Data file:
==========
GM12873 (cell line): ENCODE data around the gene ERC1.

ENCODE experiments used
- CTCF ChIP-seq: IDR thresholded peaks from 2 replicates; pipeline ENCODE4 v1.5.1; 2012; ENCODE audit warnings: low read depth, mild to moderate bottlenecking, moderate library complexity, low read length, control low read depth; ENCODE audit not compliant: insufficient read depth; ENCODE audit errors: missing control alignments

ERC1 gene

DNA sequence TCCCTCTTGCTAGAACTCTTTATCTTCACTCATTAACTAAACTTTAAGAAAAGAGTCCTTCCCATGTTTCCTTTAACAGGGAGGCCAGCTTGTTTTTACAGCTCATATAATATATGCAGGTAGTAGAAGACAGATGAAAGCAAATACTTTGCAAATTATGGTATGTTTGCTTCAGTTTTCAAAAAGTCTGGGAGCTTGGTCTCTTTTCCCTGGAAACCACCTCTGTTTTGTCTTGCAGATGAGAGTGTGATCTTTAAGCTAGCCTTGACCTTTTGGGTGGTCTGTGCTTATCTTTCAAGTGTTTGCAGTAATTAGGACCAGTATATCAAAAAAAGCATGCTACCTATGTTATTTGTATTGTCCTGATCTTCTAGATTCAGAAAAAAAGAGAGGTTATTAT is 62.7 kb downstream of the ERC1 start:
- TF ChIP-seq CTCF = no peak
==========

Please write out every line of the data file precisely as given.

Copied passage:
GM12873 (cell line): ENCODE data around the gene ERC1.

ENCODE experiments used
- CTCF ChIP-seq: IDR thresholded peaks from 2 replicates; pipeline ENCODE4 v1.5.1; 2012; ENCODE audit warnings: low read depth, mild to moderate bottlenecking, moderate library complexity, low read length, control low read depth; ENCODE audit not compliant: insufficient read depth; ENCODE audit errors: missing control alignments

ERC1 gene

DNA sequence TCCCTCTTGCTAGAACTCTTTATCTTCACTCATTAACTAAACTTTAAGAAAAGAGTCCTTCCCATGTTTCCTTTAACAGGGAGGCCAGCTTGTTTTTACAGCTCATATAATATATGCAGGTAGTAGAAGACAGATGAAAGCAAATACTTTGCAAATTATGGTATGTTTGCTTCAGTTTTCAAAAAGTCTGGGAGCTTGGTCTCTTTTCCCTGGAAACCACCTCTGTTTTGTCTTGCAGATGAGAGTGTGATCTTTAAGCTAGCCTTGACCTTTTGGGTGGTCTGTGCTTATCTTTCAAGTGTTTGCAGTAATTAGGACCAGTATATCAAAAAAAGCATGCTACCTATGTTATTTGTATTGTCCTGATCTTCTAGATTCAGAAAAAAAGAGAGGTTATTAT is 62.7 kb downstream of the ERC1 start:
- TF ChIP-seq CTCF = no peak